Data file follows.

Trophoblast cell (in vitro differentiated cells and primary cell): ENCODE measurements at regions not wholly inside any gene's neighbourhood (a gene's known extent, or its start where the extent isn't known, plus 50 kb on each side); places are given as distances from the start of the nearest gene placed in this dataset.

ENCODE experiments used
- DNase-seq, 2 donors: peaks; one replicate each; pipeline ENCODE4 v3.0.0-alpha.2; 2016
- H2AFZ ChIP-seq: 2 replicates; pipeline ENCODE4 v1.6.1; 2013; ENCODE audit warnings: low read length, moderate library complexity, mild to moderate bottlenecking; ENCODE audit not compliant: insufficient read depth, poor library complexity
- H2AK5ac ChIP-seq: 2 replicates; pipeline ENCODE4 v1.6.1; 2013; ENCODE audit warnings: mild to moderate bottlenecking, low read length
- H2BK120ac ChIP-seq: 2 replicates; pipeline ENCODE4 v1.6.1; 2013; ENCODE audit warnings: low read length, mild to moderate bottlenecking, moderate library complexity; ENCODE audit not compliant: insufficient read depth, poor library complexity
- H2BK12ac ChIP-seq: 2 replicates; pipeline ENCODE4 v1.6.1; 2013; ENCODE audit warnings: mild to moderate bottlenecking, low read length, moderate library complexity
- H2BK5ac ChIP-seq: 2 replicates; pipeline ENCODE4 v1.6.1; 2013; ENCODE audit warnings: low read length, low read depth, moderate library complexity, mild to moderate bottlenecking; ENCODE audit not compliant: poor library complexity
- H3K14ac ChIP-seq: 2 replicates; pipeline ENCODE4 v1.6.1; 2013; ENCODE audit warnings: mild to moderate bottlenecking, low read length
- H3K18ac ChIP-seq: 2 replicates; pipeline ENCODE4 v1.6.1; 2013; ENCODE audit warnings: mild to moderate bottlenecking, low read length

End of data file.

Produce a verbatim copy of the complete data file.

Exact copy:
Trophoblast cell (in vitro differentiated cells and primary cell): ENCODE measurements at regions not wholly inside any gene's neighbourhood (a gene's known extent, or its start where the extent isn't known, plus 50 kb on each side); places are given as distances from the start of the nearest gene placed in this dataset.

ENCODE experiments used
- DNase-seq, 2 donors: peaks; one replicate each; pipeline ENCODE4 v3.0.0-alpha.2; 2016
- H2AFZ ChIP-seq: 2 replicates; pipeline ENCODE4 v1.6.1; 2013; ENCODE audit warnings: low read length, moderate library complexity, mild to moderate bottlenecking; ENCODE audit not compliant: insufficient read depth, poor library complexity
- H2AK5ac ChIP-seq: 2 replicates; pipeline ENCODE4 v1.6.1; 2013; ENCODE audit warnings: mild to moderate bottlenecking, low read length
- H2BK120ac ChIP-seq: 2 replicates; pipeline ENCODE4 v1.6.1; 2013; ENCODE audit warnings: low read length, mild to moderate bottlenecking, moderate library complexity; ENCODE audit not compliant: insufficient read depth, poor library complexity
- H2BK12ac ChIP-seq: 2 replicates; pipeline ENCODE4 v1.6.1; 2013; ENCODE audit warnings: mild to moderate bottlenecking, low read length, moderate library complexity
- H2BK5ac ChIP-seq: 2 replicates; pipeline ENCODE4 v1.6.1; 2013; ENCODE audit warnings: low read length, low read depth, moderate library complexity, mild to moderate bottlenecking; ENCODE audit not compliant: poor library complexity
- H3K14ac ChIP-seq: 2 replicates; pipeline ENCODE4 v1.6.1; 2013; ENCODE audit warnings: mild to moderate bottlenecking, low read length
- H3K18ac ChIP-seq: 2 replicates; pipeline ENCODE4 v1.6.1; 2013; ENCODE audit warnings: mild to moderate bottlenecking, low read length